Brazil, Pfizer spar over onerous COVID-19 vaccine requirements – Metro US

Brazil, Pfizer spar over onerous COVID-19 vaccine requirements

FILE PHOTO: Outbreak of the coronavirus disease (COVID-19) in Brasilia
FILE PHOTO: Outbreak of the coronavirus disease (COVID-19) in Brasilia

RIO DE JANEIRO (Reuters) – Pfizer is encountering difficulty in registering its COVID-19 vaccine for emergency use in Brazil due to the level of detail required by the regulator, Health Minister Eduardo Pazuello said on Thursday.

The health minister’s comments could raise tensions with Pfizer, whose vaccine is already being used in Britain and the United States. They will also fuel concerns from critics who argue that Brazil’s vaccine rollout is progressing too slowly, just as the virus roars back to life.

Vaccines are seen as crucial to ending the outbreak in Brazil, its death toll second only to the United States at more than 180,000 people. President Jair Bolsonaro, already under fire for his handling of the pandemic, is one of the world’s most prominent COVID-19 skeptics, and has said he will not take any vaccine.

Addressing lawmakers on Thursday, Pazuello said he spoke with Pfizer’s country manager on Sunday and directed him to meet with officials from health regulator Anvisa. After meeting Anvisa officials, the manager told the health minister that he had expected the emergency use process to be less onerous, Pazuello said.

“‘I thought it was simpler, but the agency is very detailed,'” Pazuello quoted the unnamed Pfizer executive as saying.

Pfizer Brazil’s country manager, Carlos Murillo, could not immediately be reached for comment. In a series of statements on Thursday, Pfizer said it could not comment on talks with the government.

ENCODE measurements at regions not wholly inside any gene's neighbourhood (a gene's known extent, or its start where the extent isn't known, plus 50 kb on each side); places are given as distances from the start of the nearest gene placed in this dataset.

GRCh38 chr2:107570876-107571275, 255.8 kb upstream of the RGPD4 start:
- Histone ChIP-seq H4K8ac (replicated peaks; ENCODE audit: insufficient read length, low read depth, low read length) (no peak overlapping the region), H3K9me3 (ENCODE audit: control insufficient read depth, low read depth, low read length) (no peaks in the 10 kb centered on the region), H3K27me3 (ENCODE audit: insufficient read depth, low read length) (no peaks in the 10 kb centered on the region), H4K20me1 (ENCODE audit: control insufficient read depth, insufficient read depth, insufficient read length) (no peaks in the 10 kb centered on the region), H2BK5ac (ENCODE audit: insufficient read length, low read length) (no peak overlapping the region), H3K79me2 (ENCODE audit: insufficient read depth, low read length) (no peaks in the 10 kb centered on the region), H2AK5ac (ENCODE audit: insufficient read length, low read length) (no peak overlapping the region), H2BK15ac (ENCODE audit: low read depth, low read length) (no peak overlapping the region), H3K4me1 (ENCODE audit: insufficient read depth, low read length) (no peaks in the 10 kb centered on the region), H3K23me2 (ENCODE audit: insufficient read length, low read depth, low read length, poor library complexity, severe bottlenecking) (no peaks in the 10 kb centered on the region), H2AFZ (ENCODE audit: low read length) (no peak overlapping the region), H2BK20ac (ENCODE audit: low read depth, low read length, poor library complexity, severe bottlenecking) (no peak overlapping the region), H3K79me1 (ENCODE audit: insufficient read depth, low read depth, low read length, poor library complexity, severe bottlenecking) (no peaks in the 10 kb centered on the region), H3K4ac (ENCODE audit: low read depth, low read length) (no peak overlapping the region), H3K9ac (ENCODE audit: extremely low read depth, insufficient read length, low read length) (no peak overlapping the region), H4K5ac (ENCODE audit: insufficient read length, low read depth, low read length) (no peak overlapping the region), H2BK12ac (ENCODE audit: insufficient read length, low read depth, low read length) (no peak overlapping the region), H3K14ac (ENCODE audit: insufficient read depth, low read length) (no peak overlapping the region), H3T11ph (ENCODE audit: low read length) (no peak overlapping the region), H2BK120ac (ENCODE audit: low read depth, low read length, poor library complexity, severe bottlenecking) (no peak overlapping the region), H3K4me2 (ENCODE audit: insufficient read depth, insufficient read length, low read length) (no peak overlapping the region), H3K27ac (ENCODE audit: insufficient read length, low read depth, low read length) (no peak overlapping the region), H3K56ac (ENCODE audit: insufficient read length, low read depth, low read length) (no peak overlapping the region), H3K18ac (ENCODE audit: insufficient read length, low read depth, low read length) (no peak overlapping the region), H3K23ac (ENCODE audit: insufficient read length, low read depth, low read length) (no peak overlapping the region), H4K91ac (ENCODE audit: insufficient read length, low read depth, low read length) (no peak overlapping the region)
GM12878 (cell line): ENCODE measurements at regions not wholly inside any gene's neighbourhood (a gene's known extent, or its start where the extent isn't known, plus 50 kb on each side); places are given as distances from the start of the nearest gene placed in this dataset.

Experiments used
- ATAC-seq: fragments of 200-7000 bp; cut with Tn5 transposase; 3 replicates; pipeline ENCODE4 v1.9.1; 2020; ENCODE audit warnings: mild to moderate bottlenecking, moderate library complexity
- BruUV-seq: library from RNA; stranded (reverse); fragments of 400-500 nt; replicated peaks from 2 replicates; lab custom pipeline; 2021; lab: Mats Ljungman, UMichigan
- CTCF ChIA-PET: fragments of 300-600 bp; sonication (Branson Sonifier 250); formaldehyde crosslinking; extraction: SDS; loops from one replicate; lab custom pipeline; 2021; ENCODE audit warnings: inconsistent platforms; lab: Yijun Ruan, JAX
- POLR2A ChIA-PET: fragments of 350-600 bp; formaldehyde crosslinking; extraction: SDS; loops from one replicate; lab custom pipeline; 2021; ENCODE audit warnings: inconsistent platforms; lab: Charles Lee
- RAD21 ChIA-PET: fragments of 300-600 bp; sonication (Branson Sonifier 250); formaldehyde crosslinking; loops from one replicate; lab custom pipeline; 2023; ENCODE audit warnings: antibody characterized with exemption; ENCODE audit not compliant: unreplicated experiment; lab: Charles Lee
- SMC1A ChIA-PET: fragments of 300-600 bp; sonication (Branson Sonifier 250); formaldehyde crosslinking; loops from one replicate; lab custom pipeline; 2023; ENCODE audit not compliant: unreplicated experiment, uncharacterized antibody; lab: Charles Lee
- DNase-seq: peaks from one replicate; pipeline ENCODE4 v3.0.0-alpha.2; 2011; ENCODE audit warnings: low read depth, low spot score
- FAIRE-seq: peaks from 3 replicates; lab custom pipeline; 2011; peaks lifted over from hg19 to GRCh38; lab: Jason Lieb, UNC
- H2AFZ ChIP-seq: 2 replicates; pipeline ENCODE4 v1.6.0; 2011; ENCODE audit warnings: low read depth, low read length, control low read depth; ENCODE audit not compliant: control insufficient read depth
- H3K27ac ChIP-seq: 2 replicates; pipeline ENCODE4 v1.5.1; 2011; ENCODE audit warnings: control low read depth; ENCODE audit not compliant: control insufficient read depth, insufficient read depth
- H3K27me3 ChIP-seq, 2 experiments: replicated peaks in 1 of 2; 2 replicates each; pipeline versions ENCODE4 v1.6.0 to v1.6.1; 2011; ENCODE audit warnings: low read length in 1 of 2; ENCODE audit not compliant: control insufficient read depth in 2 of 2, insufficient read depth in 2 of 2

Its statements confirmed that Anvisa had made specific requests that required more time. As a result, it said that seeking full regulatory approval for its vaccine – rather than a more onerous emergency use authorization – was the fastest course of action at this time.

It said the Anvisa requirement for specific country data was more onerous than other regulatory agencies, which were happy to analyze the trial information as a whole.

Pazuello said Pfizer had presented a variety of demands in order to close the deal, including a waiver of liability. “We are thinking of accepting,” Pazuello said of the demands.

In its statements Pfizer said many countries had agreed to waive liability, including in Latin America.

Anvisa confirmed that Pfizer had yet to apply to register its vaccine. It said that information provided by Pfizer was “not the complete data necessary to judge the safety, efficacy and quality of a vaccine for registration.”

The regulator added that so far no vaccine producer had applied for full registration or approval for emergency use.

A source with knowledge of Pfizer’s position said it was only going to apply for an emergency use authorization once the Brazilian government signed a contract to buy its vaccine.

Brazil’s federal government has repeatedly changed the date by which it expects to start inoculations. After a lull of a few months, infections are rising again sharply, hitting a fresh daily record on Wednesday of 70,000 new cases.

Brazil expects to receive some 24 million COVID-19 vaccines by January, Pazuello said.

He said Brazil expected Pfizer to provide 500,000 of those doses next month, China’s Sinovac to provide 9 million doses and AstraZeneca to provide 15 million doses.

Brazil expects to reach 37.7 million vaccine doses by February, with another 31 million doses arriving in March, the minister added.

(Reporting by Pedro Fonseca; Writing by Stephen Eisenhammer and Gabriel Stargardter; Editing by Brad Haynes and Howard Goller)

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